Tesla Motors Inc (NASDAQ:TSLA) announced that it would launch its new Model III at a price point of $35,000, which is substantially lower than the current Model S price of $70,000. Although there is more than one issue that could hinder the company from producing an electric car at such a low-price point, Tesla hopes to keep the price down by economy of scale.

Tesla Model 3

Gigafactory a must for success

John Voelcker, senior editor for High Gear Media (which publishes Green Car Reports), in an interview with CNET, said that lithium-ion batteries cost shouldcome down in price over time by innovation in technology and higher volumes. He said that the company made 2,500 two-seater Roadsters and for Model S it has manufactured more than 50,000 units. Voelcker feels when Tesla Motors Inc (NASDAQ:TSLA) enters into volume manufacturing of the Model 3, it will not just make tens of thousands of cars per year, but hundreds of thousands of cars per year. Tesla is still lacking on battery production front, but that issue will be resolved after the Gigafactory setup.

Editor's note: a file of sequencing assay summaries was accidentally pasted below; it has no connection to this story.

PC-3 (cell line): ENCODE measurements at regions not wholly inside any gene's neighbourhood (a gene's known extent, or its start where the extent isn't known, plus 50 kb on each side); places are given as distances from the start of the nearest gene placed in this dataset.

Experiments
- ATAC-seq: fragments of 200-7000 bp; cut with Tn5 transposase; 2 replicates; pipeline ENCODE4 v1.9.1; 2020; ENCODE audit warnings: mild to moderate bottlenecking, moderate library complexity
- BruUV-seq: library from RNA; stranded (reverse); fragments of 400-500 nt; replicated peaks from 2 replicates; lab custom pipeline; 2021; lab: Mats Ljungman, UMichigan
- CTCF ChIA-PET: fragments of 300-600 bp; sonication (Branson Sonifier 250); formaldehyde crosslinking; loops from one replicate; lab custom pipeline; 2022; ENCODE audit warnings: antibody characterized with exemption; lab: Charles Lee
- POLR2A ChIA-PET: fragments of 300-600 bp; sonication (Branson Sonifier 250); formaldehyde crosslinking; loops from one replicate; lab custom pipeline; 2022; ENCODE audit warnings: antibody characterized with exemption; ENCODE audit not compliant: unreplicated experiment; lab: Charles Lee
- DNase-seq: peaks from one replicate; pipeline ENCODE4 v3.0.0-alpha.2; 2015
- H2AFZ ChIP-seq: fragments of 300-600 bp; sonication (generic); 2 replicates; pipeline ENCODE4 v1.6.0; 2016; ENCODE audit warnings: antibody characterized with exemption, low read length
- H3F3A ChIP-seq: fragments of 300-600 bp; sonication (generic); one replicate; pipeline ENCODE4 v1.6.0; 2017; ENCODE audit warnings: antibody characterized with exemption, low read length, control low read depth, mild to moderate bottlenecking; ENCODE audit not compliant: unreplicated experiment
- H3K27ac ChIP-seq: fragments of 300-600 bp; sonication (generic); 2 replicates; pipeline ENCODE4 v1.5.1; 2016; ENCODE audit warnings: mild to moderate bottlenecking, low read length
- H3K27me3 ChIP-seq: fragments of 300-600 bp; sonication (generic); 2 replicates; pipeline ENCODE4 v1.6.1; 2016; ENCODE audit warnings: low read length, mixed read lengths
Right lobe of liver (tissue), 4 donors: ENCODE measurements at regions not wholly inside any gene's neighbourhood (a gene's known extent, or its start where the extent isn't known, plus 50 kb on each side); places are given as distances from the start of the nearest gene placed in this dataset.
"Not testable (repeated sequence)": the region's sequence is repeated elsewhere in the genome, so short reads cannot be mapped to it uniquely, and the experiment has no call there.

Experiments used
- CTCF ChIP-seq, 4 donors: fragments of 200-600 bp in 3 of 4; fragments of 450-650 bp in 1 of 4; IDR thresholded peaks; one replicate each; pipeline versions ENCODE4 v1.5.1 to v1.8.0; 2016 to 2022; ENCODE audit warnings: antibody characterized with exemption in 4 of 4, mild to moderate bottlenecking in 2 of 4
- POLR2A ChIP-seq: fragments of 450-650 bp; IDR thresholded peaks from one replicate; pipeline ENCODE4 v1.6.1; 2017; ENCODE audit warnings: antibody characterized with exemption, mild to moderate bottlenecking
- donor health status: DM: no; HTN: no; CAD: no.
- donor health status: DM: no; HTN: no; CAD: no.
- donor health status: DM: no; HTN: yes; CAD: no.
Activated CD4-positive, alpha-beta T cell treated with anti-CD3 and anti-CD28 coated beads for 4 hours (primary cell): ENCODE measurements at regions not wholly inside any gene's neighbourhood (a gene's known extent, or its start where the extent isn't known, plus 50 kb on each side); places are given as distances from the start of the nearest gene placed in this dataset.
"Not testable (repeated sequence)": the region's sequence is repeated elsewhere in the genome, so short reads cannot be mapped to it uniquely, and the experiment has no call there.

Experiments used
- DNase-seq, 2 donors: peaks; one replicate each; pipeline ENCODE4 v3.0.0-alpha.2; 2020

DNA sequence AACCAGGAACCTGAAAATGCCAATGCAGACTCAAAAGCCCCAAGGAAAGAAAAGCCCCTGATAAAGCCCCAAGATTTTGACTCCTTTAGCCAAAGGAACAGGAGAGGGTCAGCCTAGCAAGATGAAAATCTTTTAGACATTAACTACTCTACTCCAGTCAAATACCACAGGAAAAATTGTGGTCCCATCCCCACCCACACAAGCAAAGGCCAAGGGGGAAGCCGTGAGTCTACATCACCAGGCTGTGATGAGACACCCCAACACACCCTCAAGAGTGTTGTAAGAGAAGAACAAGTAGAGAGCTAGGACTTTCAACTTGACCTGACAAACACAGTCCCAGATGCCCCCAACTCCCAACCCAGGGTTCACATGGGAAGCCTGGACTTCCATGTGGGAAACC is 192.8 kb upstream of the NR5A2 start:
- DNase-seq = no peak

When asked about the impact that the low-priced Tesla will have on the United States consumers, Voelcker said that the electronic vehicle manufacturer knows how to market without shelling out a fortune on advertising and will attract thousands of fans.

“It has grabbed the imagination of the technology-following public and the car-buying public in a way that I don’t think [has] very many other parallels.” The expert added that if the Palo Alto-based company could offer a stylish design with a range of 200 miles or greater and facilitates charging through a sprawling supercharger network at a price of $35,000, there would be many consumers lining up to buy a Model III.

Rivals may follow Tesla soon

Voelcker said that Tesla Motors Inc (NASDAQ:TSLA) will not be only one to offer a car with such specifications and at this price point. Other auto manufacturers like Nissan and General Motors are also planning their own machines with similar specifications.

Industry analysts such as Dave Sullivan of AutoPacific Inc note that the existing models at a mid-range price point have range issues along with problems like long charging cycles, mediocre performance, and hefty premiums for their battery powertrains. However, Tesla has begun to overcome these drawbacks with the Model S, and the Model X will be yet another step ahead in resolving these issues.